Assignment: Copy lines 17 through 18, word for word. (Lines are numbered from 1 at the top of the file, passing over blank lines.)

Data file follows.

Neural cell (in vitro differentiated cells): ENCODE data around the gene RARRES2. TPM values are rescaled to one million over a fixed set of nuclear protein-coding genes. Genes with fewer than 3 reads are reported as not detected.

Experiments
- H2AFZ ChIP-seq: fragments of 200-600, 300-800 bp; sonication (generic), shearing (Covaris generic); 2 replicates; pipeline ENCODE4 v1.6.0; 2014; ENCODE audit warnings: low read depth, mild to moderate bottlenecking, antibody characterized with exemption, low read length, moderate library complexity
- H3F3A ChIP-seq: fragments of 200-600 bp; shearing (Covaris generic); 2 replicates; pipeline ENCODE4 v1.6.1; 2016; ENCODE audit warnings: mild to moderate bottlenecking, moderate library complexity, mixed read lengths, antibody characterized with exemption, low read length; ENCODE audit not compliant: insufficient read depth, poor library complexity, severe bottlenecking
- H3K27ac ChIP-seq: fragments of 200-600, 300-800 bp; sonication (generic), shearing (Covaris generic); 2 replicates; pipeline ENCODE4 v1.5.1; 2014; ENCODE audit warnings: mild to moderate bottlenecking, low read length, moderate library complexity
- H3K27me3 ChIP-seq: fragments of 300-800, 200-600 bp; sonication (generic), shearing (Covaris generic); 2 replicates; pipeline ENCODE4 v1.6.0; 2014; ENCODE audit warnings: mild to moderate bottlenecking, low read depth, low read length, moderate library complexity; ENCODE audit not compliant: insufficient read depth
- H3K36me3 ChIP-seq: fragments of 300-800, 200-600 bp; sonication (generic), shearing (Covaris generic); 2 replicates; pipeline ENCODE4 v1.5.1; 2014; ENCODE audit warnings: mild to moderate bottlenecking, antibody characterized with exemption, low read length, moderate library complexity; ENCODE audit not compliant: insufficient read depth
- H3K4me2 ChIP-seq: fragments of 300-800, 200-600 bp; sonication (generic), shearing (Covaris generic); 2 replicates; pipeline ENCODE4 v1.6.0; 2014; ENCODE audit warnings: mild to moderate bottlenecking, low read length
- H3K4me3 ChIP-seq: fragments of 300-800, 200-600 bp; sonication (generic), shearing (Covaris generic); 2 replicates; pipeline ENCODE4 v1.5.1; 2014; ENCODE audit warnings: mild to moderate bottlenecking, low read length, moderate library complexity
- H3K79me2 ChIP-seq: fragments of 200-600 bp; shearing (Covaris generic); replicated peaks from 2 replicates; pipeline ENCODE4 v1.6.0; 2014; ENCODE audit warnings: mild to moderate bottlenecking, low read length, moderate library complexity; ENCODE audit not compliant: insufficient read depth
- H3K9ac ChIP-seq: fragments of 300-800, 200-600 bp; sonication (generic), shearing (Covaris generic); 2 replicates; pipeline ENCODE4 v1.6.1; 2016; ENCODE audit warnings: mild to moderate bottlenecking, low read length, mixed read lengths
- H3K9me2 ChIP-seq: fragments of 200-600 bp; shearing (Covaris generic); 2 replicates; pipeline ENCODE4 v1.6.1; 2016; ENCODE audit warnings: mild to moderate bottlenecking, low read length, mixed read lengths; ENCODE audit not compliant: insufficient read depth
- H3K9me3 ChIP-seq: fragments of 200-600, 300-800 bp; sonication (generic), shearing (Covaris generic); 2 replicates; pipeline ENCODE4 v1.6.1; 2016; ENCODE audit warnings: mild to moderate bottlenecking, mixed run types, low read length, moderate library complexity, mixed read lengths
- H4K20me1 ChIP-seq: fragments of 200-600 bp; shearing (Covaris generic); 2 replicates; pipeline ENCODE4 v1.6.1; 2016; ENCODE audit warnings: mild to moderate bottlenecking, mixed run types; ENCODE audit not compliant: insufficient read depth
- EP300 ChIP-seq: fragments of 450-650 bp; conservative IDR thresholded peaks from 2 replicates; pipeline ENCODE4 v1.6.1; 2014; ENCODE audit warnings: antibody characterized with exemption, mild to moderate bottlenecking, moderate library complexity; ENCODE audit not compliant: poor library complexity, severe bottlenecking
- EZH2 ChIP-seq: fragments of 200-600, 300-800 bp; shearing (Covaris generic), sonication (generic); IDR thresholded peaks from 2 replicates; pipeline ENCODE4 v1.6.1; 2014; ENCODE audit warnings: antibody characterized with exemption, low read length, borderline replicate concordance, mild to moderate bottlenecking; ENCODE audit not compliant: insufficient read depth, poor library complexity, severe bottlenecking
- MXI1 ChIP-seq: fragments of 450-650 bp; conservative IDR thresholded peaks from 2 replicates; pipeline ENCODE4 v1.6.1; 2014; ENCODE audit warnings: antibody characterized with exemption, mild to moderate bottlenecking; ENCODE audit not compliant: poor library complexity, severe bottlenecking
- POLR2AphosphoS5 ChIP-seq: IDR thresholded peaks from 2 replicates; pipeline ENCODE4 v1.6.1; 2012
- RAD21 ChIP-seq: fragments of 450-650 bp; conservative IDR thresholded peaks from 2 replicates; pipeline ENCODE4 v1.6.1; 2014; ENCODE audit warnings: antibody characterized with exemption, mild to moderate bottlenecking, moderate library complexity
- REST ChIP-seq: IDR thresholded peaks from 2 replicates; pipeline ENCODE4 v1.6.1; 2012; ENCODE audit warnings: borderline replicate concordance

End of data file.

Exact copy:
- MXI1 ChIP-seq: fragments of 450-650 bp; conservative IDR thresholded peaks from 2 replicates; pipeline ENCODE4 v1.6.1; 2014; ENCODE audit warnings: antibody characterized with exemption, mild to moderate bottlenecking; ENCODE audit not compliant: poor library complexity, severe bottlenecking
- POLR2AphosphoS5 ChIP-seq: IDR thresholded peaks from 2 replicates; pipeline ENCODE4 v1.6.1; 2012